To our graduates: choose life

Feather Publishing


High school graduations in Plumas County culminate this Friday with commencement exercises at our four public high schools. First and foremost, we need to celebrate our young people for their accomplishments: At this moment, you are beautiful, talented, invincible and immortal.

We also need to recognize the efforts of all school personnel — from the bus drivers to the librarians, the maintenance workers to the administrators — who, each year, do more with less.

The larger community, which is always so generous with scholarships and other forms of support, deserves credit for helping to shepherd our young people through the tumultuous waters of adolescence and into adulthood.

And, of course, the parents, whose duties would more than fill the space of this column.

It would be unrealistic, however, not to point out the obvious: Today’s graduates enter a very challenging world. State colleges and universities are cutting admissions and raising tuition, the unemployment rate in California remains high, and opportunities are more diminished than we have seen in generations.

To our graduates we say: Have faith. Bring all your youthful exuberance to bear on today’s problems. We need you — your energy, your new ways of approaching old problems. While the challenges you face are great, the rewards — and they will come, eventually — will be even greater.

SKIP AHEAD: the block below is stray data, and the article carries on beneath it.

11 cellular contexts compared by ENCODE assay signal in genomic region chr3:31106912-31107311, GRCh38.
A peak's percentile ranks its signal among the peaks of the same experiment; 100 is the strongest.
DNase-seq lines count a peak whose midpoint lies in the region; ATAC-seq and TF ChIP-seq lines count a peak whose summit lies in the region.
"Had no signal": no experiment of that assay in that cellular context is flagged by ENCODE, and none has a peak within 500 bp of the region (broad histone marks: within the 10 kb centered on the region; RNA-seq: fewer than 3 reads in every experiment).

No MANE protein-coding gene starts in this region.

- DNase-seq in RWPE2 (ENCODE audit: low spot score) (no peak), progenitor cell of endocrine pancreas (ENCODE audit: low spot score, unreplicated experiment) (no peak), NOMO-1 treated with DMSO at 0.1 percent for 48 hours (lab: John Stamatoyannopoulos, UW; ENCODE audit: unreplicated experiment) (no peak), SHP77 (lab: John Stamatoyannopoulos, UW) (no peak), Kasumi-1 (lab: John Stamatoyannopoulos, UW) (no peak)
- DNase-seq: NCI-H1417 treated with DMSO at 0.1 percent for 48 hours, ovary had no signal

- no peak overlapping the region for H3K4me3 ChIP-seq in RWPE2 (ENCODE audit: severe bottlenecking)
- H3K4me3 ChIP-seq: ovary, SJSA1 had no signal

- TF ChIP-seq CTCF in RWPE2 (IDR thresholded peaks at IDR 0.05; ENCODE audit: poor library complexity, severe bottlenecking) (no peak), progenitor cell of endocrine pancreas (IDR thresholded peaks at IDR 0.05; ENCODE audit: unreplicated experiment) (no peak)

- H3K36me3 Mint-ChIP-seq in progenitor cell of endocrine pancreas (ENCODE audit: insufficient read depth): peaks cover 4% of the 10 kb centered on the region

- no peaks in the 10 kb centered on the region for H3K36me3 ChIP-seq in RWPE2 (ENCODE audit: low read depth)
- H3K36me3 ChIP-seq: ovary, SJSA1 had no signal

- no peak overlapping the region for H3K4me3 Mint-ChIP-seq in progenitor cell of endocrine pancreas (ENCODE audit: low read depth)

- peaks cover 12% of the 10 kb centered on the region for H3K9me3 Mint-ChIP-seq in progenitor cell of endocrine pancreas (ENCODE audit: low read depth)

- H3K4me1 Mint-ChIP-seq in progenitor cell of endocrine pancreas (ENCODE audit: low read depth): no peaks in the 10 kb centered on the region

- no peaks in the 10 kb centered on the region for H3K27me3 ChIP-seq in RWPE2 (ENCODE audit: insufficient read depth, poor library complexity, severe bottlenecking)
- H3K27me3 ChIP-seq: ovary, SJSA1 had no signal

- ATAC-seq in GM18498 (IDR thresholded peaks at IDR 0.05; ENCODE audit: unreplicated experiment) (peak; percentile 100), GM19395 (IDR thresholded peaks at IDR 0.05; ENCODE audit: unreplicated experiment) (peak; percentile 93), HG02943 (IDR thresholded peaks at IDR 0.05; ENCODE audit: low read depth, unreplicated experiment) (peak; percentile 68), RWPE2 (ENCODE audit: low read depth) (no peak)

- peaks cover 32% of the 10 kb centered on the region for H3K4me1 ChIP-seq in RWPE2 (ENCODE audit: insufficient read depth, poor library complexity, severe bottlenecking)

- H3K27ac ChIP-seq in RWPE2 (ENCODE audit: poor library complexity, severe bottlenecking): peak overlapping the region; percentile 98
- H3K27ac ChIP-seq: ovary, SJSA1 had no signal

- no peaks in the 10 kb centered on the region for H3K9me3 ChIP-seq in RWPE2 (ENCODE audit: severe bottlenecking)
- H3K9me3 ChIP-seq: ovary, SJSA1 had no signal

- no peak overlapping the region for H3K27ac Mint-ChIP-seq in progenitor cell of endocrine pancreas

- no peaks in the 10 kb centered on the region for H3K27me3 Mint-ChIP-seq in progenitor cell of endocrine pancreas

Be prepared to fail. We know that sounds like an odd thing to say in a congratulatory column, but more and more research is showing that learning how to fail and, more importantly, how to pick yourself up, brush yourself off and continue on are essential skills for eventual success. The going may be rough for a while, but working through these bumpy times will build the necessary resilience.

Keep your hopes alive. As Barbara Kingsolver said in a commencement address at Duke University, “The very least you can do in your life is to figure out what you hope for. The most you can do is live inside that hope, running down its hallways, touching the walls on both sides.”

She went on to exhort her listeners to redefine “success.” “You could invent a new kind of Success that includes children’s poetry, butterfly migrations, butterfly kisses, the Grand Canyon, eternity. If somebody says ‘Your money or your life,’ you could say: ‘Life.’ And mean it. You’ll see things collapse in your time, the big houses, the empires of glass. The new green things that sprout up through the wreck — those will be yours.”

To our graduates on a job well done, we say congratulations. To an uncertain future, we say you will prevail.


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